Taylor Swift and Unicorn Heart Attacks - MMS Interview with Drew Thomson of Single Mothers

On the heels of the debut album release, London, Ontario's Single Mothers are kicking off an American tour in style. Negative Qualities, their long-awaited debut, is a bruisingly cathartic burst of emotion, 10 songs and 25 minutes of lust, longing and self-loathing. I had the opportunity to chat with Drew Thomson, the band's frontman, vocalist, and sometime lyricist, just a couple of hours before they kicked off their tour at Brooklyn Vegan's CMJ day party (and a day after they were detained for 9 hours at the US-Canada border). Check out our preview of Negative Qualities for a more in-depth primer on the record and band.

MMS: How has the songwriting process changed in the band, given your absence from the band and solo work? Do you write songs individually or collectively?
DT: It's changed throughout the timeline of the band. I used to play guitar, so I used to write the songs. Then when I dropped guitar, Mike picked it up. It's like most bands; someone comes in with a guitar riff and you build from there. Once the music's done, I stroll in and ruin it by yelling over the top of it for a while and write the lyrics. Most of the time, the songs are never finished until we're in the studio. We get the idea together, and mess around with it until we're ready to record it. Whatever comes out in the recording is what turns out to be the song. 

MMS: Your solo work is tonally very different from what you've done with Single Mothers. How do you reconcile those two very different approaches?
DT: I've always been a singer-songwriter in my downtime. When we started Single Mothers, it was more of a folk-punk band than whatever it is now. Whenever I'm stressed out or bored, I'll pick up a guitar - and I'm a shitty guitar player - so I can only play slow folk songs. That's just what I do. I don't try very hard; it's more of a relaxation exercise for me. It's different, but everyone in Single Mothers - Evan and Mike - played on my solo EP. It's just another side to our songwriting.

MMS: You've talked about your love from The Replacements. If you had to write an "Alex Chilton" style song in homage to an artist, who would you write about?
DT: Oh my God. Taylor Swift, for sure. I think Taylor Swift is a very punk popstar right now. She gets away with calling out ex-lovers and naming names. She wrote that song about John Mayer and called it "Dear John". It's a very interesting way of putting yourself out there, and not taking any crap from anybody about it. Taylor Swift is not an Alex Chilton-type child star, but if I had to write a song about a pop star it would be her.

It sounds like a joke, but when we started touring we had my minivan, which only had a CD player. We have five guys in the band, and nobody could agree on a CD. We had Speak Now and we had her first album. Red had just come out, and we had just purchased that. For seven weeks in that van, we all bonded over Taylor Swift.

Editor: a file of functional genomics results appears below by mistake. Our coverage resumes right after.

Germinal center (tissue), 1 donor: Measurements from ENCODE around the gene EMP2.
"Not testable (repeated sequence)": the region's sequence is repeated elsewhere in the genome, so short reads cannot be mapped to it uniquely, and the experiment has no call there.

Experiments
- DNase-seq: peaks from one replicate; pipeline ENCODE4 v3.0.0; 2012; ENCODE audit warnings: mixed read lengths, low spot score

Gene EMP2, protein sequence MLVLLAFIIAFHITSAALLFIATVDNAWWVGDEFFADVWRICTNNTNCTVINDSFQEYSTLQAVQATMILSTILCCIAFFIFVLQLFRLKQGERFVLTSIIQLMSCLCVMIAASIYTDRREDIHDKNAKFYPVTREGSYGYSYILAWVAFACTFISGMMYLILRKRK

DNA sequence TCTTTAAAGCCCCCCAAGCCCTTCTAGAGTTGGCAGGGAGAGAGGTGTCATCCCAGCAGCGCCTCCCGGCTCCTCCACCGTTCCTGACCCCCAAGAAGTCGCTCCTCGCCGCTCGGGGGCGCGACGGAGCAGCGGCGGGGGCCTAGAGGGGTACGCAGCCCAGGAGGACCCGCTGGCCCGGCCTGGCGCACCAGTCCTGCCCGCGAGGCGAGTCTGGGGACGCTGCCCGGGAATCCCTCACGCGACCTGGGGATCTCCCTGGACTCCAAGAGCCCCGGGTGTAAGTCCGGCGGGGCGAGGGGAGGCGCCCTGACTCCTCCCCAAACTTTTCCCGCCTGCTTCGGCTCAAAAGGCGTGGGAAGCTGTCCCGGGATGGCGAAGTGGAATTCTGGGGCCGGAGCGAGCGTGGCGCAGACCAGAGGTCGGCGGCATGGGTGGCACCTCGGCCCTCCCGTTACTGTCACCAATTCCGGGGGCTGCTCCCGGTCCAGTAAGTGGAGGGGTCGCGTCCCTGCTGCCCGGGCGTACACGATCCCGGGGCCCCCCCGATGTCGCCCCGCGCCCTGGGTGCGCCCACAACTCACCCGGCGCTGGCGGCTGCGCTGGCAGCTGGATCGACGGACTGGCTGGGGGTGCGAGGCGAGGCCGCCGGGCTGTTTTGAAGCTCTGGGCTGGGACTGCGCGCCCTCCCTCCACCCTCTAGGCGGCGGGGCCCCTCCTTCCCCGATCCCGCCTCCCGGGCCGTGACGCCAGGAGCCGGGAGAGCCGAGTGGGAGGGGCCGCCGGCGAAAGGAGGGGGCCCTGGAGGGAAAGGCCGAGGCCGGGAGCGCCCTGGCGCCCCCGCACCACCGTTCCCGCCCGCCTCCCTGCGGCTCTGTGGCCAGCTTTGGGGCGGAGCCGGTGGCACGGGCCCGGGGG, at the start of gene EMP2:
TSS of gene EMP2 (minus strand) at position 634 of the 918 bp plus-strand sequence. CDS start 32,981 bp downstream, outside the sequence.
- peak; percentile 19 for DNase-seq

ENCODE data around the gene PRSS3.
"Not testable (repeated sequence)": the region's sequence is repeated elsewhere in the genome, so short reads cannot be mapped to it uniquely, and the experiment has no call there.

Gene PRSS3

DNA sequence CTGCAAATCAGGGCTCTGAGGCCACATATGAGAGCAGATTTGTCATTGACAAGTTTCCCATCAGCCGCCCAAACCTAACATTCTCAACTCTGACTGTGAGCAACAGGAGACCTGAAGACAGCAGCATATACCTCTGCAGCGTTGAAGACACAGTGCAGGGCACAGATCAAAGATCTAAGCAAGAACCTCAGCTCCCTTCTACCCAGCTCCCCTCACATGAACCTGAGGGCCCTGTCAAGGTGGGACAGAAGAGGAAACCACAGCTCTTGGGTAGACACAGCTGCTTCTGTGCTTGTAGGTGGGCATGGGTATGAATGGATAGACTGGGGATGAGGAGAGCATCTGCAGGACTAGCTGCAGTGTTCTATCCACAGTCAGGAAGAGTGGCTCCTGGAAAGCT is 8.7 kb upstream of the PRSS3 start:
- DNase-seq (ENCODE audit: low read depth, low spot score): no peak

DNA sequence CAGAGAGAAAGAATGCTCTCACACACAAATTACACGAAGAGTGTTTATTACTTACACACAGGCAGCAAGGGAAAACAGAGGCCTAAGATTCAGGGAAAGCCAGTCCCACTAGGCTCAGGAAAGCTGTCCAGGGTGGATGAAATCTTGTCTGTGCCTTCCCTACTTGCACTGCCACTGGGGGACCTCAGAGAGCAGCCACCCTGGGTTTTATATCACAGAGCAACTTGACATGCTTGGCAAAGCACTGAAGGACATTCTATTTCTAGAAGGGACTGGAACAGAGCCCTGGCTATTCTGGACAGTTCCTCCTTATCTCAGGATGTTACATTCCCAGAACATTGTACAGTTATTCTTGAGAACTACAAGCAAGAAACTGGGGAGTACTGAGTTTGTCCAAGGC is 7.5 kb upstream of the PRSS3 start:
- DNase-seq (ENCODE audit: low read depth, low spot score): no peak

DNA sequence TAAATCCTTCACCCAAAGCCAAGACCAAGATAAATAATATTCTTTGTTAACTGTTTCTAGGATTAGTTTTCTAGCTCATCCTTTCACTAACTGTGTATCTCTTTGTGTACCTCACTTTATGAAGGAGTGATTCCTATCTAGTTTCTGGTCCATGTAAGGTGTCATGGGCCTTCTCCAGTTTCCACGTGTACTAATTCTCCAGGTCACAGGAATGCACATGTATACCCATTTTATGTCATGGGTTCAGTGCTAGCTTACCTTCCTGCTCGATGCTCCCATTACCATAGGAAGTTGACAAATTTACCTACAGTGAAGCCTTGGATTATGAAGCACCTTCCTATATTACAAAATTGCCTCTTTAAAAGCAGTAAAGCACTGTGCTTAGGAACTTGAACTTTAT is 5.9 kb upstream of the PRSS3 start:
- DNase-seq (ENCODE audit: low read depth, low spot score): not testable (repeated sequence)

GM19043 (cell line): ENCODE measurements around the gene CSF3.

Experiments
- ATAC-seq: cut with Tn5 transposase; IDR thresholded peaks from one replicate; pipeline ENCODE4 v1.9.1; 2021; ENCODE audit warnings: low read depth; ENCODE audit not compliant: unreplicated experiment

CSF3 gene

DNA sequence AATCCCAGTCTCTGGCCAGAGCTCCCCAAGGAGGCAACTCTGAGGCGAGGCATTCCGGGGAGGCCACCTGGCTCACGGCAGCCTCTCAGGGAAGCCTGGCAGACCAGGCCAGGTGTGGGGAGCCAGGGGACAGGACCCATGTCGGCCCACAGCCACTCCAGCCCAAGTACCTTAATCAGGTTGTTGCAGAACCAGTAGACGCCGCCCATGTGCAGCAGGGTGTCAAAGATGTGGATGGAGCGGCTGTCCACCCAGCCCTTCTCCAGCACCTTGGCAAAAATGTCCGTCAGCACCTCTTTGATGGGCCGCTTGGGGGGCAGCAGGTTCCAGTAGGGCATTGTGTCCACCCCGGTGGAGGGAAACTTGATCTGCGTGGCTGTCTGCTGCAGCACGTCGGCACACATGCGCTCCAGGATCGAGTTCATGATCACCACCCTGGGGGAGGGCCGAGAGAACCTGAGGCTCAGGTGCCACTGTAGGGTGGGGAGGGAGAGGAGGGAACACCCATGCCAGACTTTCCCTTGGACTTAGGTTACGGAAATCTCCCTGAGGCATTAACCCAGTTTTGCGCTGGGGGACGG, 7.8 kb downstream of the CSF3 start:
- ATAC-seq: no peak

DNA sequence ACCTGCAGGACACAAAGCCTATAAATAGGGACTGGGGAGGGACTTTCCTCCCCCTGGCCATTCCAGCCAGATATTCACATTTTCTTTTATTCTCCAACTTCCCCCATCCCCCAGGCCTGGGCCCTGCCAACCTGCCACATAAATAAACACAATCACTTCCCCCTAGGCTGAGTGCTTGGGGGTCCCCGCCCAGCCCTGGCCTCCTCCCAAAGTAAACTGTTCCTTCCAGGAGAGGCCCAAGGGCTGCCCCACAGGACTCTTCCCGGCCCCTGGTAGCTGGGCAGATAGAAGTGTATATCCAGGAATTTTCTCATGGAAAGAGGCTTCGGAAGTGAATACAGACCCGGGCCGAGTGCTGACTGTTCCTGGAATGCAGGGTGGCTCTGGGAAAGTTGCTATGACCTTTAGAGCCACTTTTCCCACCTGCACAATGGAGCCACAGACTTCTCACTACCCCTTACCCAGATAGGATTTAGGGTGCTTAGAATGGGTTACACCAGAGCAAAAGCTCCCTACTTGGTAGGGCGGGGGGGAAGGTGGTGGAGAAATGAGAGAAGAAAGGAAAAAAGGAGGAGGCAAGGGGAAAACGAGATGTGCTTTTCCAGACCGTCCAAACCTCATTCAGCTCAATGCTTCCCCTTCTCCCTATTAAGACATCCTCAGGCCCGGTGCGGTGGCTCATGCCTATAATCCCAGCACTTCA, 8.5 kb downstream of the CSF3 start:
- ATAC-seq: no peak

MMS: Might we see a Taylor Swift cover?
DT: We used to cover "Love Story", but we don't do that anymore.

MMS: We know how much you dislike Dave Eggers and McSweeney’s, and the preening English major types who love them. “Hell Is My Backup Plan” features the lyric, "I'm getting Bukowski drunk". Who are some of your literary influences?
DT: I went through a Bukowski phase, like every other brooding, mid-20s, hipster-wannabe guy does. I really like Henry Miller, Kurt Vonnegut. I just finished reading Cannery Row by Steinbeck. Raymond Chandler, Raymond Carver, as well. I try to stay in the Miller-esque genre, those early and mid-1900s works of Americana.

MMS: Your producer, Joby Ford, plays in The Bronx and their alter ego, Mariachi El Bronx. Any chance we'll see some kind of similar musical exploration from The Single Mothers?
DT: I don't know. Probably....not. We can hardly keep this band together and going functionally, so I don't know if we could handle any side projects without completely imploding. If we could, we'd probably do like a country band or something.

MMS: How many lineup changes has the band gone through at this point?
DT: Today we just met up with old guitar player, Justis Krar, who decided to come back. So I think this is the 17th incarnation of the band.

MMS: Are there any plans to abandon London, Ontario for the "bright lights, big city", or are you planning on staying in what you once termed "the armpit of Ontario"?
DT: We're pretty much all spread out; I'm the only one that lives in London right now. Mike and Evan live in Toronto, and Brandon our drummer and our new-old guitar player, Justis, both live in St. Catherine's, Ontario. The band itself will always be from London, even if none of us are living there. We're all on the road anyways, but the entity, the spirit, the heart of Single Mothers lives and dies in London, Ontario.

MMS: If Conor Oberst "sounds like a donkey fart half the time", how would you characterize your singing?
DT: I guess I would be a unicorn heart attack, beautiful and devastating.

Catch Single Mothers at the Black Cat tonight. Doors open at 8pm, and tickets are $12.